This year for Lent, I did something different. Rather than the usual approach of giving up something for Lent as a sacrifice like chocolate or adult beverages, I chose the alternative approach and started doing something instead. I don’t recall how I came up with this idea but I decided that I would read one of my dad’s sermons every day during Lent. Having received and organized my dad’s over 700 sermons in 2016, I knew that I wanted to read them all so I thought this would be a good way to get started. And since I had them organized in numerical order from 1 to 710, I naturally started with number 1.
As I sat down that first time to read sermon number #1, I felt a closeness to my dad holding the same pages he had held over 70 years before.
I also read the cited Bible passage upon which the sermon was based in my dad’s tattered “work” Bible, a chain-reference Bible published in 1934. After reading just the first sermon, I knew I had chosen a wise activity for Lent.
I don’t know when my dad wrote this sermon but according to the date on the folder, he preached it for the first time in August 1946 in Duncan Oklahoma, a time when he was still in Seminary. It is entitled “Jesus, the Door” and is based on the scripture in John about the shepard’s fold and the single opening where the sheep went in to and out of the fold. It is the parable where Jesus states that he is the door. In the sermon, it was enlightening to read an actual shepard’s response to the question why there was no door in the fold, only an opening. The shepard’s reply was that after the flock went into the fold, the shepard would lay down in the opening acting as the door, preventing the sheep from leaving the fold and predators from getting in.
For me, it made a clear revelation of this parable like I hadn’t recalled before. Looking at the seven dates my dad gave this sermon, only once could I have even possibly heard this one, a time when I was about 10 years old. But what really sent chills all over me was when I read my dad’s closing comments describing the Holman Hunt painting, “The Light of the World.” It was a copy of this very painting that I remember hanging on my dad’s church office wall. And it is the same painting that my sister got to see on her visit to Europe and which she brought a copy back to me that has now been hanging in my office ever since.
I never knew the significance of that painting. That it was a direct tie back to my dad’s very first sermon, a talisman of where he got started. What a way to begin Lent!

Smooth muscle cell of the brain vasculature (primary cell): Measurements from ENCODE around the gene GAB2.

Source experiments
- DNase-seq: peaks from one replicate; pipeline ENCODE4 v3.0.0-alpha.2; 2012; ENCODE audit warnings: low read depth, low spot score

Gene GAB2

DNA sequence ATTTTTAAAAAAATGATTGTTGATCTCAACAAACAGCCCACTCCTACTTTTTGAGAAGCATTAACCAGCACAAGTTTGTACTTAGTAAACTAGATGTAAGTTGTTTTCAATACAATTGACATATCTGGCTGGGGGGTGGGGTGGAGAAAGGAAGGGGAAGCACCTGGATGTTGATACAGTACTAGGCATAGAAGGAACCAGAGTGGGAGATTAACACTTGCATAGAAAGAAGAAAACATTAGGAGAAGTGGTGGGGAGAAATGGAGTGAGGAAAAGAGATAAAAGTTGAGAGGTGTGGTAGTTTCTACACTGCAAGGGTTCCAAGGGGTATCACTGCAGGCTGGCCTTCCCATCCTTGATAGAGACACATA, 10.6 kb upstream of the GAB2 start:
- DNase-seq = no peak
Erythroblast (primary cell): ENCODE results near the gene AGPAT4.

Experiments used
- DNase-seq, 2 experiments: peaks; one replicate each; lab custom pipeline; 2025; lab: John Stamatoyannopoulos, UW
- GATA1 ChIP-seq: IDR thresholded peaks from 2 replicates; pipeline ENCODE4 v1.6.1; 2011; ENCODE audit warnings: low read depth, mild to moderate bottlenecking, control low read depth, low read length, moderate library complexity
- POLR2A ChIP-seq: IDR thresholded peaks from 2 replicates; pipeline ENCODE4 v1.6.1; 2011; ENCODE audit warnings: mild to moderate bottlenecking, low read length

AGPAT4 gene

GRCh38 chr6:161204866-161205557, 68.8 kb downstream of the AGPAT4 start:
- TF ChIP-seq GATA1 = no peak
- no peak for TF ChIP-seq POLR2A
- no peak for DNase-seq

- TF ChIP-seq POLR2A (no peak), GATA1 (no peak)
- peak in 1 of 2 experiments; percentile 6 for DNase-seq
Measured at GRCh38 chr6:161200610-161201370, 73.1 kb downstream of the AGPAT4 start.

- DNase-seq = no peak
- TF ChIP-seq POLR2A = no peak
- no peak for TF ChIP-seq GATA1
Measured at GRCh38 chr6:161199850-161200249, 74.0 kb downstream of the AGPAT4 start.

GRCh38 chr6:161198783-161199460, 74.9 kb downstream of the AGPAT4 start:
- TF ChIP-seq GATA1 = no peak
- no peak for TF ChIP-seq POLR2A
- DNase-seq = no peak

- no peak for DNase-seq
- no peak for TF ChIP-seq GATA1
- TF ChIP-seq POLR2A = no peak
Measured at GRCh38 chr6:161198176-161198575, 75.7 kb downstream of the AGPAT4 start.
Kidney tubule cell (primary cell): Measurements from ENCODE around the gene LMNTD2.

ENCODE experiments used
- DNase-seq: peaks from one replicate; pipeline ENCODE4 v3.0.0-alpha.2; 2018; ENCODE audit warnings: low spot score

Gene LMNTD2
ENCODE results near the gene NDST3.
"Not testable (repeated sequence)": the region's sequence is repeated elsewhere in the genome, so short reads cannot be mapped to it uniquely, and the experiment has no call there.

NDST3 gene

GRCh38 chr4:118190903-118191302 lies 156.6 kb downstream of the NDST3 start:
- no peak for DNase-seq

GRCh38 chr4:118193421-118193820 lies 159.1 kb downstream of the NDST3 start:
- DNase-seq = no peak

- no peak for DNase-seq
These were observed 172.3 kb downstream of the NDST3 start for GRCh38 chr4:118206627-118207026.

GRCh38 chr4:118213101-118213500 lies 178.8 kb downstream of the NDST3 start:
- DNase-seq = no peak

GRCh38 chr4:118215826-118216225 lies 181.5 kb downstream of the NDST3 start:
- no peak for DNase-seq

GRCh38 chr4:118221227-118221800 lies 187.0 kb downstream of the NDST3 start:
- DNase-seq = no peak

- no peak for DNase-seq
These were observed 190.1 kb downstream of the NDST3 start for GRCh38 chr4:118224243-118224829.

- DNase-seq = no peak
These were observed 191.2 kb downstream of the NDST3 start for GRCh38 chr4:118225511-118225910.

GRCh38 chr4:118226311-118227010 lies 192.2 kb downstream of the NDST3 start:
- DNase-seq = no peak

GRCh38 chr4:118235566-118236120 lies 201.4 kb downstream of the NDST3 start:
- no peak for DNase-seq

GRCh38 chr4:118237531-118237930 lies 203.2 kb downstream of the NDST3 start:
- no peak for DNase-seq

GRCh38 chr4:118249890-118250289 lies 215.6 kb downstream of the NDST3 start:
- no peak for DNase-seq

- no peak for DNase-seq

And just five days into Lent, I came across another significant sermon: number 5 entitled “If Christ Be Not Raised!”
As I thought about it, I realized that writing a sermon about Easter and the Resurrection was probably one of the most important ones ever written by a young minister. As any Christian knows who has attended an Easter service and experienced the crowd, this one Sunday is the most widely attended of any in a calendar year. So a minister would want this sermon to be one of his better ones. And with Dad’s, I was not disappointed.
Based on Paul’s first letter to the Corinthians (I Corinthians 15:1-20) where Paul writes about doubts that have arisen of a resurrection, Paul addresses three aspects that would be anathema to early Christians if Christ had not been raised from the dead; namely that their faith would be in vain, their sins not forgiven, and the dead gone before them perished with no hope of life ever after.
Then in archetypal fashion of including three main points in a sermon, Dad proceeded to build very logical arguments around each of these three that for a Christian would leave no doubt of their importance in supporting a belief in Jesus’ resurrection.
In all my years of attending church/mass, it was the best Easter sermon I recalled hearing, and for my private reading, one with no crowds. My Dad must have agreed as he gave it almost annually every Easter for his first ten years of preaching.
As I wrote previously about my dad’s sermons, also included in the numbered folders were the church bulletins from the services in which he gave the sermon. I delighted in seeing the “retro” cover image of some of these bulletins.
In this one from April 17, 1949, there was a bonus: a note of welcome to my mom and dad on becoming the pastor at the First Presbyterian Church of Tallulah, Louisiana, his first church after graduating from Seminary and just months after his February marriage to my mom.
Then I realized that not only would I learn some things from reading my dad’s sermons, but I would also get a bit of family history from the stories told in the bulletins. Another bulletin announced our family’s vacation to Richmond, Virginia, a trip I well remember.
So this is how I spent my journey through Lent, reading my dad’s sermons, learning from his words written long ago, and feeling as close as I have to him since his death over 15 years ago.